The Dutch scientist Paul Crutzen, winner of the Nobel Prize in chemistry in 1995, was the first to say that we live in another era, that of the Anthropocene. The human being and his influence on the planet They have created a whole new geological epoch. The climate change that humans are causing is not giving up and its effects have been felt for years. This is what all the indicators used by the international scientific community point it out.
The Antarctic Circumpolar Current (CCA), the only ocean current that circumnavigates the planet, has accelerated. This is how he collects it a new investigation published in Nature Climate Change by researchers from the Scripps Institution of Oceanography at UC San Diego, Woods Hole Oceanographic Institution, the Chinese Academy of Sciences, and UC Riverside.
These scientists have been studying its fluctuations for decades and, for the first time, the results found are cause for alarm: Global warming is not only influencing the increase in the temperature of the oceans and the normal speed of the enormous mass of water that represents the Antarctic Circumpolar Current, but both factors are also favoring the melting of Antarctica.
To understand what this historic acceleration in the CEC means, you must first know its function: this current surrounds Antarctica and separates the cold water in the south from the warmer subtropical water just in the north. It is precisely this warmer part of the Southern Ocean that absorbs much of the heat that human activities are adding to Earth’s atmosphere.
For this reason, scientists consider it vital to understand its dynamics, since what happens there couldto influence the weather elsewhere.
In recent years, the prevailing westerly winds have accelerated as the weather has warmed. The models designed by these scientists show that that acceleration of the wind does not change the ocean currents much. Rather, it energizes ocean eddies, which are circular movements of water running against main currents.
As Jia-Rui Shi, a postdoctoral researcher at Woods Hole Oceanographic Institution, assures from observations and models, the change in ocean temperature is causing “the significant acceleration of the ocean current detected during the last decades “.
“This acceleration of the CEC, especially in the Subantarctic Front, facilitates the exchange of properties, such as heat or carbon, between the ocean basins and creates the opportunity for these properties to increase in the subtropical regions of the subsoil,” says Shi.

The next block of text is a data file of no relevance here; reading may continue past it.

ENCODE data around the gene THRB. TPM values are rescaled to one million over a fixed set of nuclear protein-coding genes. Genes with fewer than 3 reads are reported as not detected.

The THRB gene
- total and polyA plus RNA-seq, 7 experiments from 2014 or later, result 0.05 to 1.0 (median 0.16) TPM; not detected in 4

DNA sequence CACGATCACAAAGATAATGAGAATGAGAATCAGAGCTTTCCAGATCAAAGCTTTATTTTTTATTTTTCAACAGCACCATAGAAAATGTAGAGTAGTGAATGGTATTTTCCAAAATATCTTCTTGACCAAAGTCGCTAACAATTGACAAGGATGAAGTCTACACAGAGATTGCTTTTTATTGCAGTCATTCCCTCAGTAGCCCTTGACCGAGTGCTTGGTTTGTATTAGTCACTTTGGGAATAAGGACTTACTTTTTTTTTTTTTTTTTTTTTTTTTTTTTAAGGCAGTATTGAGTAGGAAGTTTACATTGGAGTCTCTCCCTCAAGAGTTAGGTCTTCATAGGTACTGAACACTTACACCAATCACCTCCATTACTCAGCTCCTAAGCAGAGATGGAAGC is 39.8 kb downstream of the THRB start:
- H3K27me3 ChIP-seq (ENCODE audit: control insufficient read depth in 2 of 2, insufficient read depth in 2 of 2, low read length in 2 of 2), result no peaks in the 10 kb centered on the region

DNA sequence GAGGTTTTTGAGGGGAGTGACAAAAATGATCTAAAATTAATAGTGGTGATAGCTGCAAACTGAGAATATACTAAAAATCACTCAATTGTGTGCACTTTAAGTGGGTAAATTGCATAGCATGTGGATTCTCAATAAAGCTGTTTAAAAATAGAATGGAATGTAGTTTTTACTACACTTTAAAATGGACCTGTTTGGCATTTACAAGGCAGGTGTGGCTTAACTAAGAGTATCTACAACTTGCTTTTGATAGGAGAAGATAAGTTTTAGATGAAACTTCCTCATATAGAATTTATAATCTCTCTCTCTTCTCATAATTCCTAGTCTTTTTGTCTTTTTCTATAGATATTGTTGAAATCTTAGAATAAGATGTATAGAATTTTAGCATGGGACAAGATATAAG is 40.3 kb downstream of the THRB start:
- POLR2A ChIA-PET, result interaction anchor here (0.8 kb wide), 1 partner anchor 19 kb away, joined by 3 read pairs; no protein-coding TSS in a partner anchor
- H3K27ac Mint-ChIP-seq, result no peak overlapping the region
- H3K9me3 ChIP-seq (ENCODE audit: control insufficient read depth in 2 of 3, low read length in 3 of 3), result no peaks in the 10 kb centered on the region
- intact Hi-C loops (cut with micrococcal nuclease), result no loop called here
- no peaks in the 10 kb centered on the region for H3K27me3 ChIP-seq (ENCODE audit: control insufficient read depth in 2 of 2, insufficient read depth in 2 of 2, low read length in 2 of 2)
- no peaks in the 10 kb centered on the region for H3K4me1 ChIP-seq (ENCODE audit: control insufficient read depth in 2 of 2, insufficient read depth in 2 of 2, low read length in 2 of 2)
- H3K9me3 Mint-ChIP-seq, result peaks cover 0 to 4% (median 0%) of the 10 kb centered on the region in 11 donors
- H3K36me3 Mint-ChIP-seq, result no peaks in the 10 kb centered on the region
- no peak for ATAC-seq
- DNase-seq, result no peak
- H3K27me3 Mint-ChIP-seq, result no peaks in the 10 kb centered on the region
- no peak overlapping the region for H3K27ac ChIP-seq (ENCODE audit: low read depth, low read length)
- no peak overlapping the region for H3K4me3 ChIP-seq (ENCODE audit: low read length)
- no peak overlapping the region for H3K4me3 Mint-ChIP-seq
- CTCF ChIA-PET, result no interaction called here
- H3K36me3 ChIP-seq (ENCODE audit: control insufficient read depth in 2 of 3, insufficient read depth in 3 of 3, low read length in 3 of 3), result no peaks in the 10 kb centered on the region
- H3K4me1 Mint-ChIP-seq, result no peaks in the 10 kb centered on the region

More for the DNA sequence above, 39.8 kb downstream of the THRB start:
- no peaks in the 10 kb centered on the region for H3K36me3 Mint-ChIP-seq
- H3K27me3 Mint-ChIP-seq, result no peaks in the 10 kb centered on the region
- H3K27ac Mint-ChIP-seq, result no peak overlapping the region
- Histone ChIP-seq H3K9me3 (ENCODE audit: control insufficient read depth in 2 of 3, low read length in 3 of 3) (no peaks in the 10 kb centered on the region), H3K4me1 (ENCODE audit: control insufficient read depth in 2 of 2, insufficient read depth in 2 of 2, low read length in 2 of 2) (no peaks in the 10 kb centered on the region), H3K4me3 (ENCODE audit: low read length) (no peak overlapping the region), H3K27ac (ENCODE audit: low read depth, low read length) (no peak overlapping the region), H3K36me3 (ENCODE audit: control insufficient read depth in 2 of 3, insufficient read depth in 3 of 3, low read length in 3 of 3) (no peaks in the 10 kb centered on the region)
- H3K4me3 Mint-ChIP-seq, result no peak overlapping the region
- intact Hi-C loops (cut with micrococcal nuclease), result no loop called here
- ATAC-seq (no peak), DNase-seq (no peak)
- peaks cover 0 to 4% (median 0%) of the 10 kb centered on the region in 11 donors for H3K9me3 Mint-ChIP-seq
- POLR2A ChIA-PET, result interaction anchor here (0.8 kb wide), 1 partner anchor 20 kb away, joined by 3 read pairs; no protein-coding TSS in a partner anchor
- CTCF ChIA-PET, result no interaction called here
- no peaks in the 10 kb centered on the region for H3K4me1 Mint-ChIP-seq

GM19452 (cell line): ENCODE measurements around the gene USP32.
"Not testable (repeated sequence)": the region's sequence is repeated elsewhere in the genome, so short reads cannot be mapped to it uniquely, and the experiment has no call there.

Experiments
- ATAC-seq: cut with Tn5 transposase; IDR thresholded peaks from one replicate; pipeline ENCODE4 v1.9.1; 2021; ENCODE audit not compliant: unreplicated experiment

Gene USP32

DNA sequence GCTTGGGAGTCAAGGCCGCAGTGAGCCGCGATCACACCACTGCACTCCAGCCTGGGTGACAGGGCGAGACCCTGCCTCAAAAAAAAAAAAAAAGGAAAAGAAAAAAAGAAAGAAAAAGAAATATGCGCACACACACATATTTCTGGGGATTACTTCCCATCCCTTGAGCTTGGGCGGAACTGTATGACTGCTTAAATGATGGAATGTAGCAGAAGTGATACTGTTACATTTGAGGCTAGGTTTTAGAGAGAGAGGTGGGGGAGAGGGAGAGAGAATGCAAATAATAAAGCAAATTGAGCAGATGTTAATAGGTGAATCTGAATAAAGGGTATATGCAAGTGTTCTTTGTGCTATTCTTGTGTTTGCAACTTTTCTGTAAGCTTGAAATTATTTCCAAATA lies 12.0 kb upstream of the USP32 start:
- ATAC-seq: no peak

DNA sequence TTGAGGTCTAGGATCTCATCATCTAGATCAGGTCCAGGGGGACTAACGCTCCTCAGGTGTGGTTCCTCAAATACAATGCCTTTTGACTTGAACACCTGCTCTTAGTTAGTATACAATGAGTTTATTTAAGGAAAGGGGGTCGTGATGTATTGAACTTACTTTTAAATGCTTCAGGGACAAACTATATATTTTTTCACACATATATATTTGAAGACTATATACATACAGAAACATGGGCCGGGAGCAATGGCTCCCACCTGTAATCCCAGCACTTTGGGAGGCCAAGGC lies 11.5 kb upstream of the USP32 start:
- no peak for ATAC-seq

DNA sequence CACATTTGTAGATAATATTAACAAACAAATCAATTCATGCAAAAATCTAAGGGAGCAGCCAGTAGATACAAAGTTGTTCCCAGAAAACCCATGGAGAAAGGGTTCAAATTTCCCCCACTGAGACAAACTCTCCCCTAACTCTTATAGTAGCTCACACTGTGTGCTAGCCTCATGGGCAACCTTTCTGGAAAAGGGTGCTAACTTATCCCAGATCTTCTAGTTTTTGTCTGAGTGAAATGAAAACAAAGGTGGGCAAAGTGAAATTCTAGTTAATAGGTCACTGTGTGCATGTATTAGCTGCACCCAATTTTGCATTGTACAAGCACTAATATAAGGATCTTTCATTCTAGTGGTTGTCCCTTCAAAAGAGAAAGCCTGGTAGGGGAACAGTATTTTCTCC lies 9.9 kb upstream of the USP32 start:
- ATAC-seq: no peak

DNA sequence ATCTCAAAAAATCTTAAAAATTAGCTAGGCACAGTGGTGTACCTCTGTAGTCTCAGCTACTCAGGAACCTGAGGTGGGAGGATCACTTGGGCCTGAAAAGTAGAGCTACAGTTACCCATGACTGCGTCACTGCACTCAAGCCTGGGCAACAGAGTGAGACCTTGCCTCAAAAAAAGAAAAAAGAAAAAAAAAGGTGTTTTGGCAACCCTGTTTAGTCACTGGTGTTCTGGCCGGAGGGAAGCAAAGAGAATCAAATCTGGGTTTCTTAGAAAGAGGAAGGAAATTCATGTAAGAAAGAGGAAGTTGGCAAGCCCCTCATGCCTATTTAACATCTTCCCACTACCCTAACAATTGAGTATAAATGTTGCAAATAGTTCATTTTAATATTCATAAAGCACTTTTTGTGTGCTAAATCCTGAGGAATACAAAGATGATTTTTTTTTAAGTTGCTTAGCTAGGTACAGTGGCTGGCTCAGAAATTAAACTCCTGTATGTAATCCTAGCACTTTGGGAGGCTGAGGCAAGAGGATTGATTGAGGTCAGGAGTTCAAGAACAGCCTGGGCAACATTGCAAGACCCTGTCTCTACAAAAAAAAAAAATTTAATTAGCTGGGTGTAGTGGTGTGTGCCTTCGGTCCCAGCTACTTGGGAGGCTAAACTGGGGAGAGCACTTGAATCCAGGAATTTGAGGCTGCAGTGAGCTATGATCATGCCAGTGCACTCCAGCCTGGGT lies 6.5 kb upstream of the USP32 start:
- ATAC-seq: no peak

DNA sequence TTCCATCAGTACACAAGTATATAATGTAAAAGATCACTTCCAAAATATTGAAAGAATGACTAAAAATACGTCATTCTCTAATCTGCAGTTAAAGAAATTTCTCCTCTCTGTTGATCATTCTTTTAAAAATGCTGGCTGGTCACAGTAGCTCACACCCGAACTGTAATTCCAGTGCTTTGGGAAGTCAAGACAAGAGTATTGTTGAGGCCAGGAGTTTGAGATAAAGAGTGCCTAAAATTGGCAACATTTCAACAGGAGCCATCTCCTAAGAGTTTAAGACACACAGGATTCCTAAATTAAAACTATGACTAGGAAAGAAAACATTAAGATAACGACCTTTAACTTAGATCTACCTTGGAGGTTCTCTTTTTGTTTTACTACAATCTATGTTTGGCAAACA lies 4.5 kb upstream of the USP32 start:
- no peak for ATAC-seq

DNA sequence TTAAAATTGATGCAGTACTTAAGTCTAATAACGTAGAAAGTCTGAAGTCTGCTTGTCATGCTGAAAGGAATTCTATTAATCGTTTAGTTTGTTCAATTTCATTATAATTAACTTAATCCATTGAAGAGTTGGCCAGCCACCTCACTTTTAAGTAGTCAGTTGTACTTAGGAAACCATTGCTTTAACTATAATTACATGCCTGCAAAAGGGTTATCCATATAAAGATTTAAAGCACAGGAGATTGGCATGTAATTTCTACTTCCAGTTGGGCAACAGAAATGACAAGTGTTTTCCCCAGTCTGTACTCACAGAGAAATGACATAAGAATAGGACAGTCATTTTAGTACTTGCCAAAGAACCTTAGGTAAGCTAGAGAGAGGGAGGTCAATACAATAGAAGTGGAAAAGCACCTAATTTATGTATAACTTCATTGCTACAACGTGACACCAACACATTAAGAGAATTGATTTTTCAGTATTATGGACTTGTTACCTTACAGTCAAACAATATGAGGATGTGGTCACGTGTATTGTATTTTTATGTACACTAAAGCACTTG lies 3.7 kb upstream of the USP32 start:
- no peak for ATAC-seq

The ocean’s warming pattern is important. When the gradient, or the amount of heat difference, between warm and cold waters increases, the currents between these two masses accelerate. “The CCA is driven primarily by the wind, but we have shown that the changes in its velocity are surprisingly mostly due to changes in the heat gradient,” says co-author Lynne Talley, a physical oceanographer at the Scripps Institution of Oceanography.
To do this, the researchers used satellite measurements of the height of the sea surface and data collected by the global network of ocean floats called Argo. The goal was spot a trend at the speed of the upper layer of the Southern Ocean that had been hidden from scientists until now.
Long-term data capture changes in the Southern Ocean were difficult to achieve before the availability of satellite-mounted instruments and the Argo network, the authors of this new research tell us. That network of autonomous floats, which measure ocean conditions Like temperature and salinity, it started in 1999 and reached its maximum capacity in 2007.
However, a complement of 4,000 more floats across the world’s oceans continue to collect data to this day. In this way, the researchers were able to use more than a decade of complete data of Argo to distinguish the trend of the accelerated current from the natural variability.
The results obtained in this research are not only concerned by the increasing trend in the speed of the CCA. Co-authors of the study assured that they also the speed of the current is likely to increase further as the Southern Ocean continues to absorb heat from human-induced global warming. The balance of the entire planet, once again, falters again.
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One of the great ocean currents accelerates: warming increases thaw